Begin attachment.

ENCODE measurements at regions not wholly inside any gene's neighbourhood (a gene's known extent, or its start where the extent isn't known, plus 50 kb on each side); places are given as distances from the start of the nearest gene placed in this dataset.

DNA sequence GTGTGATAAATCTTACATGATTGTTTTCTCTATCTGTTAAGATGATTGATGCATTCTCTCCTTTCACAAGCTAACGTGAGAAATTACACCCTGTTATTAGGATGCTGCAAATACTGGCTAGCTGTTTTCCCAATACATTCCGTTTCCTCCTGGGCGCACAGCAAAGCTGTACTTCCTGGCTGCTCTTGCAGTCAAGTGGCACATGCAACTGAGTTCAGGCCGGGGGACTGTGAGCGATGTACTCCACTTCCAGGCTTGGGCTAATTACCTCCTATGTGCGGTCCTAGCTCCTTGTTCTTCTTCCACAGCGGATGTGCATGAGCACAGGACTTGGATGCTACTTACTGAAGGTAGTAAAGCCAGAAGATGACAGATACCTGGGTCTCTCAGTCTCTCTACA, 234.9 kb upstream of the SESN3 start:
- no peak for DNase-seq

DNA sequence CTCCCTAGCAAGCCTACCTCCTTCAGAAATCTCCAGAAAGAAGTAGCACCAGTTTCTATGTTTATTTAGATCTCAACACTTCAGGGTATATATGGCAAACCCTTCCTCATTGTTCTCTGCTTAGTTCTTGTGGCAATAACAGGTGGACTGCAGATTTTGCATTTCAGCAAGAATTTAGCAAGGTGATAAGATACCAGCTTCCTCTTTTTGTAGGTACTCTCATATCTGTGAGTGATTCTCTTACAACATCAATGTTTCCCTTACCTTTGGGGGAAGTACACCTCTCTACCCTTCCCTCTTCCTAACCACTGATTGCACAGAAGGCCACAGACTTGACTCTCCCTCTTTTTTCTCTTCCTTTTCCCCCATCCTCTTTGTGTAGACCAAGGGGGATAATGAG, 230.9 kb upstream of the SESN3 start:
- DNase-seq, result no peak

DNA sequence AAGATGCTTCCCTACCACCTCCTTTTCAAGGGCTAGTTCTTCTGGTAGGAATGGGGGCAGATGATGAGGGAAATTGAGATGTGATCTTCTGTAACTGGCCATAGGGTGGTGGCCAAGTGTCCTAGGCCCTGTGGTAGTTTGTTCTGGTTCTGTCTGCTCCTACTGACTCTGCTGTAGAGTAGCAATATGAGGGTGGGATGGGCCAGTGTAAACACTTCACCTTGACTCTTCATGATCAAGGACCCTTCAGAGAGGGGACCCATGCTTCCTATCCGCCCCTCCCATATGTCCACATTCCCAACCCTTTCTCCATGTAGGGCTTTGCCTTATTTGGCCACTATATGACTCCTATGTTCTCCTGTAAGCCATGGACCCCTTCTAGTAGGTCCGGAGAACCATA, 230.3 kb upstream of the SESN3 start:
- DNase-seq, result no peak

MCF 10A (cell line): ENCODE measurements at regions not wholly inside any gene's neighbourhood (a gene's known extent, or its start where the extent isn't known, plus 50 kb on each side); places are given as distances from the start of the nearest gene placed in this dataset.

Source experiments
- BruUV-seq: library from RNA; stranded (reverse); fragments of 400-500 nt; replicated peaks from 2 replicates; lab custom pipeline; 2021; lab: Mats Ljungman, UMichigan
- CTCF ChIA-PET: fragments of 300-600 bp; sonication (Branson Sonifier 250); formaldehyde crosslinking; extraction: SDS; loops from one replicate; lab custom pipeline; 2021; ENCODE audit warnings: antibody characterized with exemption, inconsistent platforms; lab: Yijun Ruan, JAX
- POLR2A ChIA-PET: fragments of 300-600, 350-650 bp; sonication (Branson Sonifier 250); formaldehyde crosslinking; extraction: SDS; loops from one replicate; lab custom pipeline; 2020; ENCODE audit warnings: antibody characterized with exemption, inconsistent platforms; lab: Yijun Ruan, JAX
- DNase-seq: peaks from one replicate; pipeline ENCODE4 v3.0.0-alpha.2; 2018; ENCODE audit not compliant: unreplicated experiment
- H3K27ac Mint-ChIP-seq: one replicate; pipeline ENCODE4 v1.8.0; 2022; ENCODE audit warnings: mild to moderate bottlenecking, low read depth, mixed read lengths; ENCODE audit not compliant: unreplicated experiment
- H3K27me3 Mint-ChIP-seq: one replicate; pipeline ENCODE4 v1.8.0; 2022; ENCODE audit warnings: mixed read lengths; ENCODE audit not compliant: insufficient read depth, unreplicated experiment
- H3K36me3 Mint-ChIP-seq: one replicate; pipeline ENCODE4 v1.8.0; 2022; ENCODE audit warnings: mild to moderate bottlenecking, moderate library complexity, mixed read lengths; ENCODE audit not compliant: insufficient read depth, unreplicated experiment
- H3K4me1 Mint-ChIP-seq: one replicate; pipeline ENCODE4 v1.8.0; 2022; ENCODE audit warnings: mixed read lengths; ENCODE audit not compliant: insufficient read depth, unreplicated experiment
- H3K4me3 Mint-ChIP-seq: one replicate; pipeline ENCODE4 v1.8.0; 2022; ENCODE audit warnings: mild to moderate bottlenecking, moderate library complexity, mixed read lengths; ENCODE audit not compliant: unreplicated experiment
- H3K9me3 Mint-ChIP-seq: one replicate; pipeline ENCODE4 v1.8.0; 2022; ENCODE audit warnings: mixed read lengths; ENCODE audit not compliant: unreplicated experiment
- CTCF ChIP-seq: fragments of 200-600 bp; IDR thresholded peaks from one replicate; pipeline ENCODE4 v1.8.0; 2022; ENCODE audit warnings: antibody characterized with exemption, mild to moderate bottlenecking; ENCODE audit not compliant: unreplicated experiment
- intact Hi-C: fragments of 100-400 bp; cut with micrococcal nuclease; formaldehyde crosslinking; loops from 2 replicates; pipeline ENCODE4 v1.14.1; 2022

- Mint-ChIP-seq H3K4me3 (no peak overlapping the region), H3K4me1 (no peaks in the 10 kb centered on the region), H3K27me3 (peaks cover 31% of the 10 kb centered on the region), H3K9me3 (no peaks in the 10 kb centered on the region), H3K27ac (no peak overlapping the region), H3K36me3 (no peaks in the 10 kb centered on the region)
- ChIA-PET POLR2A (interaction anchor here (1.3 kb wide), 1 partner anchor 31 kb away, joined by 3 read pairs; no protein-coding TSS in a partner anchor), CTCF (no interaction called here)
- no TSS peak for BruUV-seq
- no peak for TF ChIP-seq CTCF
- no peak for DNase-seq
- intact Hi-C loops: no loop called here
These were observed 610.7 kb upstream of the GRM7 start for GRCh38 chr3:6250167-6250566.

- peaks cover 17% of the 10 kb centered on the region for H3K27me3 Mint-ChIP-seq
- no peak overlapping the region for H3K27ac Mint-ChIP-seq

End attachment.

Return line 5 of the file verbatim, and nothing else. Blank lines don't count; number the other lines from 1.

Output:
- DNase-seq, result no peak